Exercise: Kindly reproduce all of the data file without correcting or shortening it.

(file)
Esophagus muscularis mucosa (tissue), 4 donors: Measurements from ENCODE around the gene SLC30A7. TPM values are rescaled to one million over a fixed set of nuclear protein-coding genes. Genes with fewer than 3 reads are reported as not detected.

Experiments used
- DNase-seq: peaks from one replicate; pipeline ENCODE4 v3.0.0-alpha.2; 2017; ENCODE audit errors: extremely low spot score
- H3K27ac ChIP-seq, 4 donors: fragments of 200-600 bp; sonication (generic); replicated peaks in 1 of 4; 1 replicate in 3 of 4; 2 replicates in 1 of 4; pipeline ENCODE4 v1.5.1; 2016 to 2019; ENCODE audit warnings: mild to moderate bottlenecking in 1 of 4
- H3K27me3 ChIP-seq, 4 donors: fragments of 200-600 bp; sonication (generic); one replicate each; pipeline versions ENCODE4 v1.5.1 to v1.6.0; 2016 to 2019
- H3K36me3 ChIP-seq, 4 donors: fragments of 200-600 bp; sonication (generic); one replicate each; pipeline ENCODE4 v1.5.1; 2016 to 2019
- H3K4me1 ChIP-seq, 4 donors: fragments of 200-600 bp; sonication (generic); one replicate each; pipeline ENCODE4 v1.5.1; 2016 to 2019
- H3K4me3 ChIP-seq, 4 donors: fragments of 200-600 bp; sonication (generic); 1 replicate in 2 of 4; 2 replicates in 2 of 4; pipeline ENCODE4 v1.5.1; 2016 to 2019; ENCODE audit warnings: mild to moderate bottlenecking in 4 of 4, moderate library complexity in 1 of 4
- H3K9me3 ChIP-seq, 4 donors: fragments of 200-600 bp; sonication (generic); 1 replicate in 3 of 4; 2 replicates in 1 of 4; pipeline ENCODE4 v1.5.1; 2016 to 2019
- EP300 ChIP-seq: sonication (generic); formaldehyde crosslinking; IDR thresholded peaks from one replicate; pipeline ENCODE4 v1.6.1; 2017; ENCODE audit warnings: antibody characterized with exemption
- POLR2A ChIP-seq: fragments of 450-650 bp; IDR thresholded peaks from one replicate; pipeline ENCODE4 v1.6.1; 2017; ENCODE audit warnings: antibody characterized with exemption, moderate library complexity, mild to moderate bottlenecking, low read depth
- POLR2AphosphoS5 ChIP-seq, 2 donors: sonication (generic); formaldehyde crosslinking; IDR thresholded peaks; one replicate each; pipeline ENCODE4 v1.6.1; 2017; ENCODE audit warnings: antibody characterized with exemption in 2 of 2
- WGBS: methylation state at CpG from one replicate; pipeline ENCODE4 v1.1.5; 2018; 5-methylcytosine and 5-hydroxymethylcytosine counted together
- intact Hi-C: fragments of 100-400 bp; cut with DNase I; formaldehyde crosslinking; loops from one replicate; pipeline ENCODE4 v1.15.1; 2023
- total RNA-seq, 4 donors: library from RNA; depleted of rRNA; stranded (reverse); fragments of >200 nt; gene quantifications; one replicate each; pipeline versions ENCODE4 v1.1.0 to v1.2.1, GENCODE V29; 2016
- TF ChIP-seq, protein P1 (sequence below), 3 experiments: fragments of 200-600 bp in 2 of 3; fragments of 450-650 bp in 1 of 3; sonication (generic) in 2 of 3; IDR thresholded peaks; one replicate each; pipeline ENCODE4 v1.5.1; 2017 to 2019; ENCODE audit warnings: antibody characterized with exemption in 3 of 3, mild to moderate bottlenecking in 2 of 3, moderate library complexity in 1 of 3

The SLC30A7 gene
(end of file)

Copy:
Esophagus muscularis mucosa (tissue), 4 donors: Measurements from ENCODE around the gene SLC30A7. TPM values are rescaled to one million over a fixed set of nuclear protein-coding genes. Genes with fewer than 3 reads are reported as not detected.

Experiments used
- DNase-seq: peaks from one replicate; pipeline ENCODE4 v3.0.0-alpha.2; 2017; ENCODE audit errors: extremely low spot score
- H3K27ac ChIP-seq, 4 donors: fragments of 200-600 bp; sonication (generic); replicated peaks in 1 of 4; 1 replicate in 3 of 4; 2 replicates in 1 of 4; pipeline ENCODE4 v1.5.1; 2016 to 2019; ENCODE audit warnings: mild to moderate bottlenecking in 1 of 4
- H3K27me3 ChIP-seq, 4 donors: fragments of 200-600 bp; sonication (generic); one replicate each; pipeline versions ENCODE4 v1.5.1 to v1.6.0; 2016 to 2019
- H3K36me3 ChIP-seq, 4 donors: fragments of 200-600 bp; sonication (generic); one replicate each; pipeline ENCODE4 v1.5.1; 2016 to 2019
- H3K4me1 ChIP-seq, 4 donors: fragments of 200-600 bp; sonication (generic); one replicate each; pipeline ENCODE4 v1.5.1; 2016 to 2019
- H3K4me3 ChIP-seq, 4 donors: fragments of 200-600 bp; sonication (generic); 1 replicate in 2 of 4; 2 replicates in 2 of 4; pipeline ENCODE4 v1.5.1; 2016 to 2019; ENCODE audit warnings: mild to moderate bottlenecking in 4 of 4, moderate library complexity in 1 of 4
- H3K9me3 ChIP-seq, 4 donors: fragments of 200-600 bp; sonication (generic); 1 replicate in 3 of 4; 2 replicates in 1 of 4; pipeline ENCODE4 v1.5.1; 2016 to 2019
- EP300 ChIP-seq: sonication (generic); formaldehyde crosslinking; IDR thresholded peaks from one replicate; pipeline ENCODE4 v1.6.1; 2017; ENCODE audit warnings: antibody characterized with exemption
- POLR2A ChIP-seq: fragments of 450-650 bp; IDR thresholded peaks from one replicate; pipeline ENCODE4 v1.6.1; 2017; ENCODE audit warnings: antibody characterized with exemption, moderate library complexity, mild to moderate bottlenecking, low read depth
- POLR2AphosphoS5 ChIP-seq, 2 donors: sonication (generic); formaldehyde crosslinking; IDR thresholded peaks; one replicate each; pipeline ENCODE4 v1.6.1; 2017; ENCODE audit warnings: antibody characterized with exemption in 2 of 2
- WGBS: methylation state at CpG from one replicate; pipeline ENCODE4 v1.1.5; 2018; 5-methylcytosine and 5-hydroxymethylcytosine counted together
- intact Hi-C: fragments of 100-400 bp; cut with DNase I; formaldehyde crosslinking; loops from one replicate; pipeline ENCODE4 v1.15.1; 2023
- total RNA-seq, 4 donors: library from RNA; depleted of rRNA; stranded (reverse); fragments of >200 nt; gene quantifications; one replicate each; pipeline versions ENCODE4 v1.1.0 to v1.2.1, GENCODE V29; 2016
- TF ChIP-seq, protein P1 (sequence below), 3 experiments: fragments of 200-600 bp in 2 of 3; fragments of 450-650 bp in 1 of 3; sonication (generic) in 2 of 3; IDR thresholded peaks; one replicate each; pipeline ENCODE4 v1.5.1; 2017 to 2019; ENCODE audit warnings: antibody characterized with exemption in 3 of 3, mild to moderate bottlenecking in 2 of 3, moderate library complexity in 1 of 3

The SLC30A7 gene